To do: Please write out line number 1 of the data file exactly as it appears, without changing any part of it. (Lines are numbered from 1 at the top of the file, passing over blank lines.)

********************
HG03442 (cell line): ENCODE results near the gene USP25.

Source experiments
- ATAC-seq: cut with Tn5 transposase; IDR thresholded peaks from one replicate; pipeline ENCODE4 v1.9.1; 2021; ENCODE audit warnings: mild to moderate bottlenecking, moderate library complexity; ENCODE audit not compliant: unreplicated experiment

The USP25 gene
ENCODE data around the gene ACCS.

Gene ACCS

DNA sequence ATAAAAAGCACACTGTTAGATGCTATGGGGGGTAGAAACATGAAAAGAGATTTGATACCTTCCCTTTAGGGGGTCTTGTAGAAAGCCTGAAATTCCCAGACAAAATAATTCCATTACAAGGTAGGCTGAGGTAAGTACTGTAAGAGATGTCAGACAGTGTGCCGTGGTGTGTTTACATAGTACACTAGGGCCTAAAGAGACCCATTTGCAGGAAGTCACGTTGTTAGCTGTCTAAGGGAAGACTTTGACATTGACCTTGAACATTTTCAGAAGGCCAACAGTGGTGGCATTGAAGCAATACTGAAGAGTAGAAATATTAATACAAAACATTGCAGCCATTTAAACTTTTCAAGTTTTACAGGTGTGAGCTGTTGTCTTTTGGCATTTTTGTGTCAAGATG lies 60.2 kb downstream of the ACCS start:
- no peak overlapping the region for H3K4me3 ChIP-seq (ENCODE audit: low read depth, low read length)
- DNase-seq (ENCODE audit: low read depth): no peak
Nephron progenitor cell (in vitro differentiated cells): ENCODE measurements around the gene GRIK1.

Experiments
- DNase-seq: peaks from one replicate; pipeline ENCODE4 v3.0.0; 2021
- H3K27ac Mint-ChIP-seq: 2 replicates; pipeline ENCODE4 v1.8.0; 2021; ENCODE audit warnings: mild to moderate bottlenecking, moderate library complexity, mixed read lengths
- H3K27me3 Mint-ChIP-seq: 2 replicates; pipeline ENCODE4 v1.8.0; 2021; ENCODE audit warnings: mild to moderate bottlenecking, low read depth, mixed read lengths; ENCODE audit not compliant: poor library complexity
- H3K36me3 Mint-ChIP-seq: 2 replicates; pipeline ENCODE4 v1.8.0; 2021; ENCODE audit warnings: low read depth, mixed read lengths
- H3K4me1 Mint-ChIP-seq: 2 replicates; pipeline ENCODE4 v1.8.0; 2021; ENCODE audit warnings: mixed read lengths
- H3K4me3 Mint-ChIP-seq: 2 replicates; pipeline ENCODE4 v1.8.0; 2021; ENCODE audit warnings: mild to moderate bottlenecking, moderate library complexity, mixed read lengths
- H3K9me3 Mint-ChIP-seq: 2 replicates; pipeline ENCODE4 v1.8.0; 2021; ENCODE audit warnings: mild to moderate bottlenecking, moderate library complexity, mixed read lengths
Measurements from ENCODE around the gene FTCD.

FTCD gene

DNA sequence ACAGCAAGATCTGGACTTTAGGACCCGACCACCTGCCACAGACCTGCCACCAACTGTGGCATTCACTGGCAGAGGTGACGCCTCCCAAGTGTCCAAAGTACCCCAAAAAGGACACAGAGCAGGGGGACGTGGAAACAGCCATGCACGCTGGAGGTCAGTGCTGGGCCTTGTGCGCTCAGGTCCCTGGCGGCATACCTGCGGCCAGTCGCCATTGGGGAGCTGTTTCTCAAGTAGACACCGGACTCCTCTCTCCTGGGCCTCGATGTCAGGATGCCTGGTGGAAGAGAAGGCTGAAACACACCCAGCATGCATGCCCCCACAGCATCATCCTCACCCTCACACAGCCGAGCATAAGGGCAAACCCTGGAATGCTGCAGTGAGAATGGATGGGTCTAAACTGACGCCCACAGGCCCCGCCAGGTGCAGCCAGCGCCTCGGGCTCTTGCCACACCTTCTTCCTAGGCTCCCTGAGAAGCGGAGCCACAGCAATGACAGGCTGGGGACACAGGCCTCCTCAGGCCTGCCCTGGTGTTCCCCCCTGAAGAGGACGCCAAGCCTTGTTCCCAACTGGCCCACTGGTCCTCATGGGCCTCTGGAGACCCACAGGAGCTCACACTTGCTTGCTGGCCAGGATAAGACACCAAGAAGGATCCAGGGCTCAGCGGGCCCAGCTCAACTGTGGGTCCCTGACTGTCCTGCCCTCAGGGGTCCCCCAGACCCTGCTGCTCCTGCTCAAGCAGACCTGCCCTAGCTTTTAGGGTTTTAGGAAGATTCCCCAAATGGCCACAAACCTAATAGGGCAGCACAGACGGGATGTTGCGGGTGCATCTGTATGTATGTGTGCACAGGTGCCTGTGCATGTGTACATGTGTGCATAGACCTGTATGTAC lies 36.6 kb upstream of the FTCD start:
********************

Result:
HG03442 (cell line): ENCODE results near the gene USP25.